Abel, Elizabeth. Virginia Woolf and the Fictions of Psychoanalysis. Chicago: University of Chicago Press, 1989. With a focus upon symbolism and stylistic devices, this book comprehensively delineates the psychoanalytic connections between Woolf’s fiction and Sigmund Freud’s and Melanie Klein’s theories. Sometimes difficult to follow, however, given Abel’s reliance on excellent but extensive endnotes.
Baldwin, Dean R. Virginia Woolf: A Study of the Short Fiction. Boston: Twayne, 1989. Baldwin’s lucid parallels between Woolf’s life experiences and her innovative short-story techniques contribute significantly to an understanding of both the author and her creative process. The book also presents the opportunity for a comparative critical study by furnishing a collection of additional points of view in the final section. A chronology, a bibliography, and an index supplement the work.
Banks, Joanne Trautmann. “Virginia Woolf and Katherine Mansfield.” In The English Short Story, 1880-1945: A Critical History, edited by Joseph M. Flora. Boston, Mass.: Twayne, 1985. In about twelve pages, the philosophical themes of several stories (imagination, perception) are briefly explored, plus the affinities of the two writers, deriving from feminist concerns and admiration of Anton Chekhov’s short fiction.
Barrett, Eileen, and Patricia Cramer, eds. Virginia Woolf: Lesbian Readings. New York: New York University Press, 1997. This collection of conference papers features two essays on Woolf’s stories: one on Katherine Mansfield’s presence in Woolf’s story “Moments of Being,” and one that compares lesbian modernism in the stories of Woolf with lesbian modernism in the stories of Gertrude Stein.
Beja, Morris, ed. Critical Essays on Virginia Woolf. Boston: G. K. Hall and Co., 1985. This collection is divided into two sections: reviews of Woolf’s major works and essays on Woolf’s art and artistic vision. The various interpretations reflect the editor’s premise that Virginia Woolf, though claimed by several ages and schools of criticism, was unique and thus cannot be pigeonholed in any specific way.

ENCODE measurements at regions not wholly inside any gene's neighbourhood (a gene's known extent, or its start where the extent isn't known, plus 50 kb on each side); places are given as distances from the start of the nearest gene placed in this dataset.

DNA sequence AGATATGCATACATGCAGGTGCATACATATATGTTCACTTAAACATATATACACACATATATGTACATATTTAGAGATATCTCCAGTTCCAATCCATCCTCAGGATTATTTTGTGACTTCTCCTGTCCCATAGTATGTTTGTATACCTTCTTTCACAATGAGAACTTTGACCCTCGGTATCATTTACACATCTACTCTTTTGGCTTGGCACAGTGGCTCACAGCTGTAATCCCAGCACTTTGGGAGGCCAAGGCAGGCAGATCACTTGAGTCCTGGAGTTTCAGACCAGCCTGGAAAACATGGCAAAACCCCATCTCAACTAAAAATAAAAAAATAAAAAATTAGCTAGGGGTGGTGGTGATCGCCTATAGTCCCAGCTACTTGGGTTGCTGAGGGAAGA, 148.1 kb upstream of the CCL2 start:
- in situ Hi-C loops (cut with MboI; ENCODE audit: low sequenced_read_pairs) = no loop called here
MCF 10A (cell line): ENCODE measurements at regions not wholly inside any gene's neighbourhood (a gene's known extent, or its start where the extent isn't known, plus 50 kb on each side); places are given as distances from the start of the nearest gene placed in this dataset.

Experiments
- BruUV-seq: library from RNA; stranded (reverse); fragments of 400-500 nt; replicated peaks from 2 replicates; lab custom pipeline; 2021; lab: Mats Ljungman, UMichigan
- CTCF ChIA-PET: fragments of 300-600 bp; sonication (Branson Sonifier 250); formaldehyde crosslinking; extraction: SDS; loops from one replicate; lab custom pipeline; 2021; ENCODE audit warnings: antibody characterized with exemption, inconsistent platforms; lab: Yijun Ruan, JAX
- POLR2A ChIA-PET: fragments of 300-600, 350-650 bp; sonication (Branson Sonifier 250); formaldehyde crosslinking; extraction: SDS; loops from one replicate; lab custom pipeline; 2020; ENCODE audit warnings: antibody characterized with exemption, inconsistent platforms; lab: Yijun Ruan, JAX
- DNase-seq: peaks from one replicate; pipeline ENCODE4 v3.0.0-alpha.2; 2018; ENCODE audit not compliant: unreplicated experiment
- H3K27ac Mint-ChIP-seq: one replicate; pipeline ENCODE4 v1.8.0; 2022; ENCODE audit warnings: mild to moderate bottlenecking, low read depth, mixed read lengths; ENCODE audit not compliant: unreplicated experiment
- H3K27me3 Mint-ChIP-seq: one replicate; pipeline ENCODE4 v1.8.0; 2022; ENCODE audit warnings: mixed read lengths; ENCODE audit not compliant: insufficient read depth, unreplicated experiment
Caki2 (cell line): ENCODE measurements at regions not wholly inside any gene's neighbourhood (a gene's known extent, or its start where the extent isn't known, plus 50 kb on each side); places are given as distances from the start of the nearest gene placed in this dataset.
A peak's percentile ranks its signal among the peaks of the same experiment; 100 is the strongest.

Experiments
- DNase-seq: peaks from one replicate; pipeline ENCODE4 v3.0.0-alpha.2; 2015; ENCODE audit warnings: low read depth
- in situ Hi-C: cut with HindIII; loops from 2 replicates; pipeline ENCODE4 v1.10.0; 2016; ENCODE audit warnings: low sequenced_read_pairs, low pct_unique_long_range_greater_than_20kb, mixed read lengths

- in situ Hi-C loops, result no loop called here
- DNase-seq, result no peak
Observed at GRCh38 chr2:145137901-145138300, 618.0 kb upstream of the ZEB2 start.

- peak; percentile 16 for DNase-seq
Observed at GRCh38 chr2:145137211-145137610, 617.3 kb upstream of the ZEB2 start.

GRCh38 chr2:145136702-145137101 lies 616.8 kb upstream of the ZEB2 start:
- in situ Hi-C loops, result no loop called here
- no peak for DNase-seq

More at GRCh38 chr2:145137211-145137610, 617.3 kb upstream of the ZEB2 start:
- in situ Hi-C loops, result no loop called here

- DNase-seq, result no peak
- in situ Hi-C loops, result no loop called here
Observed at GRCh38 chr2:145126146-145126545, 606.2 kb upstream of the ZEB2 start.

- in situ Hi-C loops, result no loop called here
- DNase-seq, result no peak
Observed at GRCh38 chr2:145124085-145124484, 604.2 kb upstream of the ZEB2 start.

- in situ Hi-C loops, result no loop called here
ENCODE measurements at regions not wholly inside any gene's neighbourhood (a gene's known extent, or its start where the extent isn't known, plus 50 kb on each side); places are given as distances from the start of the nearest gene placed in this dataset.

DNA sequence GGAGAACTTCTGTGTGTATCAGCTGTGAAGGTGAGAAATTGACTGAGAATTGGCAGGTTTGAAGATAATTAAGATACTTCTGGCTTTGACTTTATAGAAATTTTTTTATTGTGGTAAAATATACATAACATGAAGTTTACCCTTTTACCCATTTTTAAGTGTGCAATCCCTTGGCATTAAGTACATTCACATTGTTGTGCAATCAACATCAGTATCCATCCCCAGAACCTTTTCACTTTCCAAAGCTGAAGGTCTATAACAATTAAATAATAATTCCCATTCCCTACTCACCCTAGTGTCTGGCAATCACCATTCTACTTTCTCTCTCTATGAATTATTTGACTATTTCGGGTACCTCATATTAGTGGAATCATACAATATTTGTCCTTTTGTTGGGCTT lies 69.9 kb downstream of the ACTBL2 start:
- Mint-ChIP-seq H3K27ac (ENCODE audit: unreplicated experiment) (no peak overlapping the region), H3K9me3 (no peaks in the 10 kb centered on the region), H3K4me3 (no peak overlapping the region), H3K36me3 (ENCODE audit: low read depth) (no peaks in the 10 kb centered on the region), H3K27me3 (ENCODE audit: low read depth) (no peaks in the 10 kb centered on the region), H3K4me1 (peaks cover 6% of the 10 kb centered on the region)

Bell, Quentin. Virginia Woolf: A Biography. 2 vols. London: The Hogarth Press, 1972. Written by Virginia Woolf’s nephew, this biography is based upon Woolf’s memoirs, journals, and correspondence. While it is invaluable for its storehouse of information, it says little about Woolf’s fiction and the ways in which her life and work were interrelated.
Bennett, Joan. Virginia Woolf: Her Art as a Novelist. New York: Harcourt, Brace and Co., 1945. Reprint. Cambridge: Cambridge University Press, 1964. Though a slim volume, this book offers a useful overview of Woolf’s innovations and her continuity with tradition. Chapters on Woolf’s fictional techniques are followed by chapters on her contributions to nonfiction through A Writer’s Diary (1953) and her many critical essays.
Bleishman, Avrom. “Forms of the Woolfian Short Story.” In Virginia Woolf: Revaluation and Continuity, edited by Ralph Freedman. Berkeley: University of California Press, 1980. In twenty-six pages, abstract theoretical issues concerning genre are discussed; then several stories are divided into the two categories of linear (for example, “The New Dress” and “Kew Gardens”) and circular (for example, “The Duchess” and “Lappin and Lapinova”) in form.
Bloom, Harold, ed. Virginia Woolf. New York: Chelsea House Publishers, 1986. This volume is a collection of essays and excerpts ranging from 1951 to the time of the book’s publication. Arranged chronologically, the volume offers various interpretations of Woolf’s work,...